This page provides information on the Translucent Two-Sided Material.
The VRayMtl2Sided material is a utility material provided with the V-Ray renderer. The material allows seeing the light on the backside of objects.
Use this material to simulate thin translucent surfaces like paper, cloth curtains, tree leaves etc.
||Material Editor window|| > Material/Map Browser > Materials > V-Ray > VRay2SidedMtl
||V-Ray Toolbar|| > V-RayMtl (hold left click to display a dropdown list)
© Stephen Andrianakos
Front – The material used for front-side faces as defined by the object normals.
Back material –The material used for back side faces as defined by their normals.
Use back material checkbox – When disabled, V-Ray considers both sides assigned with the front material. When enabled, you can assign a different material from the front one.
Translucency – Determines which side (front or back) relative to the camera is more visible in the rendering process. By default this value is 0.5, which means that both the side facing the camera, and the one facing away from it, will be visible to the same degree. When this parameter is closer to 0.0, more of the material facing the camera is going be seen. When it is closer to 1.0, more of the back material is seen.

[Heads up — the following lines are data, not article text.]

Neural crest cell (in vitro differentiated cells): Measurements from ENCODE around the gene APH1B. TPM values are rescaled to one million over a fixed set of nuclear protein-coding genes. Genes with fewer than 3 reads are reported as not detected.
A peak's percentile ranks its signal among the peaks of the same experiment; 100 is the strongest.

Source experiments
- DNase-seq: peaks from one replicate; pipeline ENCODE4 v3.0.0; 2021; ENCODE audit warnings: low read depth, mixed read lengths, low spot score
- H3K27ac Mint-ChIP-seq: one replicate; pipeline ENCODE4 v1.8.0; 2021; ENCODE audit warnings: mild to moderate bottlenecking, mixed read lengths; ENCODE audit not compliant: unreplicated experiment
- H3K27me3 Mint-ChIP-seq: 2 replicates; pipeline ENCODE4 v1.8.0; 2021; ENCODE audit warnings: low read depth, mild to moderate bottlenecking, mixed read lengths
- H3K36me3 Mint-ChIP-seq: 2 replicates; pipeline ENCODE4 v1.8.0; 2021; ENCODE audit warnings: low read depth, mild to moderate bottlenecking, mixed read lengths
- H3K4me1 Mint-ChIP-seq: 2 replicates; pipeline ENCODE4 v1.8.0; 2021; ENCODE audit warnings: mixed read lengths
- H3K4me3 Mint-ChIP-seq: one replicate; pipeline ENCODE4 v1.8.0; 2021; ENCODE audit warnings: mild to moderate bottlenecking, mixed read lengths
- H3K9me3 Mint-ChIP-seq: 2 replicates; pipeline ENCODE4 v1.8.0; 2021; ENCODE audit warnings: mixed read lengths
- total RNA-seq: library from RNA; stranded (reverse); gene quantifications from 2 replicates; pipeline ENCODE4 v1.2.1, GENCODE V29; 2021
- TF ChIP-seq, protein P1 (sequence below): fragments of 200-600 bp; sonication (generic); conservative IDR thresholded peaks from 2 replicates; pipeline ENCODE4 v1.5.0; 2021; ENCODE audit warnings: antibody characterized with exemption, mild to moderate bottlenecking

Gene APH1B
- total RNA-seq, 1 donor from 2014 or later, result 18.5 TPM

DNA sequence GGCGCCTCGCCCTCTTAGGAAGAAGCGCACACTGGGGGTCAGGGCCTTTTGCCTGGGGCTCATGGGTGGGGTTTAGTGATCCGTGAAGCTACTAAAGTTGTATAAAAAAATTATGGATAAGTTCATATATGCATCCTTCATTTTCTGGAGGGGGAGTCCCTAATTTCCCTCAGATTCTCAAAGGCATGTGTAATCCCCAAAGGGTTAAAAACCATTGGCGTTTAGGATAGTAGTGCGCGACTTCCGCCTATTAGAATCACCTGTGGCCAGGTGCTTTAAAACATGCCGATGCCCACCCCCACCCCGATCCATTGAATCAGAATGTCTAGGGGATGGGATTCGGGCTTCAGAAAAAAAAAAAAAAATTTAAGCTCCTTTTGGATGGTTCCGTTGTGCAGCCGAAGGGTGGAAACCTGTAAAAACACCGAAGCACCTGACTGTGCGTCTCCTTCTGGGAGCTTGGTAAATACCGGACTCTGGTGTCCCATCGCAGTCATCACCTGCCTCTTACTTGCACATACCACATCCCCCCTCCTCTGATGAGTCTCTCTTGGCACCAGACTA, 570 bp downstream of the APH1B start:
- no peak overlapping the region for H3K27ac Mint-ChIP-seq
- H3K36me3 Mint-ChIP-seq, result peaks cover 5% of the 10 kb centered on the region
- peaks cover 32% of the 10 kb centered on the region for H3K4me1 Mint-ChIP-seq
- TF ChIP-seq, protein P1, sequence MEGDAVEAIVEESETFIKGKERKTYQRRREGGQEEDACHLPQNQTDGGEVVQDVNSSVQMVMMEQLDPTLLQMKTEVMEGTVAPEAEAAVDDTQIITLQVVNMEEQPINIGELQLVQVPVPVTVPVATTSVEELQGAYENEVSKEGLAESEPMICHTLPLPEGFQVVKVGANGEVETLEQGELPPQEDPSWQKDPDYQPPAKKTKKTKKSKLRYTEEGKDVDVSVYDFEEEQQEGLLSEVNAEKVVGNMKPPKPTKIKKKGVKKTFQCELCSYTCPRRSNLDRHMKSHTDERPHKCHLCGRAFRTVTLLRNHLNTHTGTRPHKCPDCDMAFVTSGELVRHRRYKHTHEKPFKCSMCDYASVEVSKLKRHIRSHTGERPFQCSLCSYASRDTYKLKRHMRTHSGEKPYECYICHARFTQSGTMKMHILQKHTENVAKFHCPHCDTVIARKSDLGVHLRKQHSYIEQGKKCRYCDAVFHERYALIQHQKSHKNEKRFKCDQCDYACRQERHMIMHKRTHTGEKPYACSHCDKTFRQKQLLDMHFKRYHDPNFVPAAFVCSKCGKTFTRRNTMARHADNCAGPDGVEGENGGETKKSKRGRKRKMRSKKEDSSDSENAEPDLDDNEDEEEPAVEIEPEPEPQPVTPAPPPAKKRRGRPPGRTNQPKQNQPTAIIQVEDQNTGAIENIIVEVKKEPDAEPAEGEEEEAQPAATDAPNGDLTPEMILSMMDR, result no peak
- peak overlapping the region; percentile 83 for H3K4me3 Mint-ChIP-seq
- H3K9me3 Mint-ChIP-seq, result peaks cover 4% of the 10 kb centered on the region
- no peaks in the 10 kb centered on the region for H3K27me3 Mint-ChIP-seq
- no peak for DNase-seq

Multiply by front diffuse – When enabled, the translucency is multiplied by the diffuse of the front material. This option is not available when the renderer is set to GPU.
Force single-sided sub-materials – When enabled (the default), the sub-materials render as one-sided materials. Disabling this option is not recommended.
Example: Translucency Value (Front vs. Back Material)
In this example, the leaves have both front and back materials connected to the 2Sided Material. Notice how the leaves change when the Translucency value (shown in RGB) is changed. The last render uses a Translucency grayscale map.
In this example, the lampshade uses a 2Sided material with only a Front material connected (VRayMtl). A V-Ray sphere light is used to illuminate the inside. Translucency is shown here with grayscale values (RGB).
Example: Common Usage
2Sided material is commonly used for leaves. Notice how the light illuminates the shrub from behind.
The curtain uses 2Sided material to allow some outdoor light on the inside of this interior.
- This material gives best results when assigned to single-sided objects (non-shelled) like planes, extruded splines, etc. Otherwise, it can lead to much longer render times.